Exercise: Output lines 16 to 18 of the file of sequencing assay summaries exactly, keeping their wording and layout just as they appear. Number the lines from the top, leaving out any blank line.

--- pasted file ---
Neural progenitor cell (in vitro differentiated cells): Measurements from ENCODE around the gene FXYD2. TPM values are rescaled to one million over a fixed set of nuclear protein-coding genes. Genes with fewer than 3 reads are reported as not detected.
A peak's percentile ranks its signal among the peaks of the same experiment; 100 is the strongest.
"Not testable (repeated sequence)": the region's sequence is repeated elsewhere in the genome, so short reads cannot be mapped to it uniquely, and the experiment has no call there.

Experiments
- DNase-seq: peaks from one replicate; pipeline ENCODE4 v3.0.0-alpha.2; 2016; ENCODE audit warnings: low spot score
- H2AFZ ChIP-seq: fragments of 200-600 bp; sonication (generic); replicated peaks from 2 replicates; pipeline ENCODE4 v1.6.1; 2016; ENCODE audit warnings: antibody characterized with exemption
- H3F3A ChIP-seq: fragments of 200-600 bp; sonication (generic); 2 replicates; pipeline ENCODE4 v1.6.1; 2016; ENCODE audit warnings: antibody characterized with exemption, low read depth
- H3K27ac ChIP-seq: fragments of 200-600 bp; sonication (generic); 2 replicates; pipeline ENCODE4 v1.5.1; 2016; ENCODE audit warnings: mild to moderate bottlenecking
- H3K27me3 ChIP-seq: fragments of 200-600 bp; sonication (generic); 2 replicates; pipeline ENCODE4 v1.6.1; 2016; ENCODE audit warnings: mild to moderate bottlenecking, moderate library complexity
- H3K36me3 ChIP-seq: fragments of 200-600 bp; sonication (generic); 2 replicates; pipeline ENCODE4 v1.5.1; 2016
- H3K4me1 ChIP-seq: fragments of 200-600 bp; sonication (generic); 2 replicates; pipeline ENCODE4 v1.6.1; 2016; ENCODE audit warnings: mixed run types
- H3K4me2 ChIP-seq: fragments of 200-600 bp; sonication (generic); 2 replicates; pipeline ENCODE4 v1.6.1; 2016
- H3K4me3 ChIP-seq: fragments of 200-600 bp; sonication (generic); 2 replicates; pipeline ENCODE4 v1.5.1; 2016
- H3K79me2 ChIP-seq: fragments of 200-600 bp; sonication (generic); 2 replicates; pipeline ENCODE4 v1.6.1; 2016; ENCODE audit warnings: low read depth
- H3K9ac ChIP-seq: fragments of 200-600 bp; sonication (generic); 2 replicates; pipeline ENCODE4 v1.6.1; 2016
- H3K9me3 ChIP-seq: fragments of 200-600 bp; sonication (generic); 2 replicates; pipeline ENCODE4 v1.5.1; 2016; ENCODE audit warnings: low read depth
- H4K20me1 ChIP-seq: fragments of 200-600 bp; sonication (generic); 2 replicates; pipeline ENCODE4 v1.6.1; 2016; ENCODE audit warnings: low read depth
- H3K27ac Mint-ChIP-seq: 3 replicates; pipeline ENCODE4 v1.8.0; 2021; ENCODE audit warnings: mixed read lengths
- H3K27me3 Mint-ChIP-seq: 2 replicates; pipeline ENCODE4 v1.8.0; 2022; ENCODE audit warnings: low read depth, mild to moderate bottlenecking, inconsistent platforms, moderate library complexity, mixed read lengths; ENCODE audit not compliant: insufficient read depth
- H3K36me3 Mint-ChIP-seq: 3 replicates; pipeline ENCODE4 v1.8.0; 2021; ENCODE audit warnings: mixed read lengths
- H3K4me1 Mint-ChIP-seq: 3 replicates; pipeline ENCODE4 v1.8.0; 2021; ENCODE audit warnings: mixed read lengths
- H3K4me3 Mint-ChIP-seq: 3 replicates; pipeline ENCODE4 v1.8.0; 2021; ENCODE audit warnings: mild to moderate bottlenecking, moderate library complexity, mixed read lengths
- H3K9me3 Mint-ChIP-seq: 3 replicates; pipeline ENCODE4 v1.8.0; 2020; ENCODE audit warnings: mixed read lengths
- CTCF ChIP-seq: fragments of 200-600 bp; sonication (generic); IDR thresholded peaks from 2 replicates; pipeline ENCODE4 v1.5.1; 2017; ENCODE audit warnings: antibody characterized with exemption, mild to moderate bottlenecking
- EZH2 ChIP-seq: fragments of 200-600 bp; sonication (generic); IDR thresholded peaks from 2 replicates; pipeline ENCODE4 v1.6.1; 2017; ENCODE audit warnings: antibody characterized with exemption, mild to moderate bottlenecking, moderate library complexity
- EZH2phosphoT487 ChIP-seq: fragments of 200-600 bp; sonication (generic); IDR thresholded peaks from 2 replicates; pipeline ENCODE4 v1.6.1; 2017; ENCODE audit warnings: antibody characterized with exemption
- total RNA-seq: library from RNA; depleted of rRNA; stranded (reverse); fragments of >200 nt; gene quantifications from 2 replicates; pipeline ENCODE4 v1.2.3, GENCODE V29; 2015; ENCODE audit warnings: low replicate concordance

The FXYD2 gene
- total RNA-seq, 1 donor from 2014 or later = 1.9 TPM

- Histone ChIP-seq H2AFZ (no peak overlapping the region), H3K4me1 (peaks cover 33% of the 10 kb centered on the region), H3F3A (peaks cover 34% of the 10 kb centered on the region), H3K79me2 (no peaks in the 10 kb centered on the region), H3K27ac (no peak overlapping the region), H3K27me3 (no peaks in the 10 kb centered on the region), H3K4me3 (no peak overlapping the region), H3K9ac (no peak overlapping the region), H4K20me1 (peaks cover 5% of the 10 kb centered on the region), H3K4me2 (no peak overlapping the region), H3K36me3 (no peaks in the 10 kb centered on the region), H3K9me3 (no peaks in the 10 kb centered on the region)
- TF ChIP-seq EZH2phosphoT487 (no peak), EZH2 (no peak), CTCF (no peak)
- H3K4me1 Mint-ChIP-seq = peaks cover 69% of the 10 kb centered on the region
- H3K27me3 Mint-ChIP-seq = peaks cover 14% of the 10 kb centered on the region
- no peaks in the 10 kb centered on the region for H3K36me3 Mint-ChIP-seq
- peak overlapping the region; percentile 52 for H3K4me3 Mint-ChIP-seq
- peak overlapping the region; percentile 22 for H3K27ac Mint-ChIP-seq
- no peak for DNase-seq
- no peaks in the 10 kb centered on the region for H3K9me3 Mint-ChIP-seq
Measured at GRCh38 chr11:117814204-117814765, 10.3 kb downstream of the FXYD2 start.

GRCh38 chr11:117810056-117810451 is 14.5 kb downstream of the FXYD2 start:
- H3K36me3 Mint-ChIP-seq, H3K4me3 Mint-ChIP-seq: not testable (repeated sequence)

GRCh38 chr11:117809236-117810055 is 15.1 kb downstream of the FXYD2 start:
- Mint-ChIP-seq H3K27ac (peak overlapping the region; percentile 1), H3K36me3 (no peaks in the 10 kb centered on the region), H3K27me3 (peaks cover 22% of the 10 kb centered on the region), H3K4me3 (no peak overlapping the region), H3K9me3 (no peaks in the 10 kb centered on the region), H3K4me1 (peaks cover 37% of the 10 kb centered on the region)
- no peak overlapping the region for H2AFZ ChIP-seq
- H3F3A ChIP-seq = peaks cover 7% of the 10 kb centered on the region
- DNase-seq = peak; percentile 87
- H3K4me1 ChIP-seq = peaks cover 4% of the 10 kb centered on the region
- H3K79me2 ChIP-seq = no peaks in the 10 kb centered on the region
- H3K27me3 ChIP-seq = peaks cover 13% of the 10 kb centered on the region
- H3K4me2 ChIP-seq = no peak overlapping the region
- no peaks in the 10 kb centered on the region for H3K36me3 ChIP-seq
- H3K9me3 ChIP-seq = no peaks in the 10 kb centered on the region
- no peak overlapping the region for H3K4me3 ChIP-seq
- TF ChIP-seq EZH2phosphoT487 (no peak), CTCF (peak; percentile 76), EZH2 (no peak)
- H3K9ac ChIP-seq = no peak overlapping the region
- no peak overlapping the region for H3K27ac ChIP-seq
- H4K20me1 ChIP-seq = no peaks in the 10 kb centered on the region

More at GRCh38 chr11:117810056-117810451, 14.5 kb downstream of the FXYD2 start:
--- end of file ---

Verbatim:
- H3K9me3 ChIP-seq: fragments of 200-600 bp; sonication (generic); 2 replicates; pipeline ENCODE4 v1.5.1; 2016; ENCODE audit warnings: low read depth
- H4K20me1 ChIP-seq: fragments of 200-600 bp; sonication (generic); 2 replicates; pipeline ENCODE4 v1.6.1; 2016; ENCODE audit warnings: low read depth
- H3K27ac Mint-ChIP-seq: 3 replicates; pipeline ENCODE4 v1.8.0; 2021; ENCODE audit warnings: mixed read lengths